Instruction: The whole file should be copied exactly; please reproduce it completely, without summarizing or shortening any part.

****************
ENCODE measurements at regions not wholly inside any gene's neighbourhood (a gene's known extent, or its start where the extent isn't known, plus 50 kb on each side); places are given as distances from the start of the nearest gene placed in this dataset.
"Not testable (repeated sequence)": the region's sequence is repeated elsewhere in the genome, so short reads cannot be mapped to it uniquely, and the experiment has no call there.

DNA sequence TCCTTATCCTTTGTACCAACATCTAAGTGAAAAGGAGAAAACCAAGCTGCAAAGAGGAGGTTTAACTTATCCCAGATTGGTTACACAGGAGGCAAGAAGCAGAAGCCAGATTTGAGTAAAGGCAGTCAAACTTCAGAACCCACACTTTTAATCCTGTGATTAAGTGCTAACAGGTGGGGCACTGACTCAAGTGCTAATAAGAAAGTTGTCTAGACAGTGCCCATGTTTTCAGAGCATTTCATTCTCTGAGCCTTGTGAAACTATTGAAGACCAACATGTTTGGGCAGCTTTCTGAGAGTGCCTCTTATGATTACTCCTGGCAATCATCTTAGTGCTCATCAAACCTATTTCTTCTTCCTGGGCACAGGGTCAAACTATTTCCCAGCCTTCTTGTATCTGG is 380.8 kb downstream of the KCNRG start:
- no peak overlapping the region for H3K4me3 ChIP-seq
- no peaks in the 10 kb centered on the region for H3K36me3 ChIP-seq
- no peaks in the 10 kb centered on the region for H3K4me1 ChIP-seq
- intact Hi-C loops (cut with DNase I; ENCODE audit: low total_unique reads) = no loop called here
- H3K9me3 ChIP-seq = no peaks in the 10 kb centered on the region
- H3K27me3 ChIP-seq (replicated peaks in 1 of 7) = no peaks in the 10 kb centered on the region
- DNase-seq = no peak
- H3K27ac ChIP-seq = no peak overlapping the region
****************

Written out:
ENCODE measurements at regions not wholly inside any gene's neighbourhood (a gene's known extent, or its start where the extent isn't known, plus 50 kb on each side); places are given as distances from the start of the nearest gene placed in this dataset.
"Not testable (repeated sequence)": the region's sequence is repeated elsewhere in the genome, so short reads cannot be mapped to it uniquely, and the experiment has no call there.

DNA sequence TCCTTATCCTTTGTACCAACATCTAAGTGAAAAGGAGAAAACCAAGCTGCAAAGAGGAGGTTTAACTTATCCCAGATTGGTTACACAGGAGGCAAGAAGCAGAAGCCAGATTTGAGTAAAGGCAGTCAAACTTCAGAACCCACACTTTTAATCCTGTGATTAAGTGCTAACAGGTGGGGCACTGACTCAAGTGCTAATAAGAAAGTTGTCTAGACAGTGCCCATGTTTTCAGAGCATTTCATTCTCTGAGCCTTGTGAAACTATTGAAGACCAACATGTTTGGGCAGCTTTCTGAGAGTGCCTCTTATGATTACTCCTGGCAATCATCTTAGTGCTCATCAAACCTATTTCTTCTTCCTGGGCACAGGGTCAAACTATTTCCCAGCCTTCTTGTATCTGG is 380.8 kb downstream of the KCNRG start:
- no peak overlapping the region for H3K4me3 ChIP-seq
- no peaks in the 10 kb centered on the region for H3K36me3 ChIP-seq
- no peaks in the 10 kb centered on the region for H3K4me1 ChIP-seq
- intact Hi-C loops (cut with DNase I; ENCODE audit: low total_unique reads) = no loop called here
- H3K9me3 ChIP-seq = no peaks in the 10 kb centered on the region
- H3K27me3 ChIP-seq (replicated peaks in 1 of 7) = no peaks in the 10 kb centered on the region
- DNase-seq = no peak
- H3K27ac ChIP-seq = no peak overlapping the region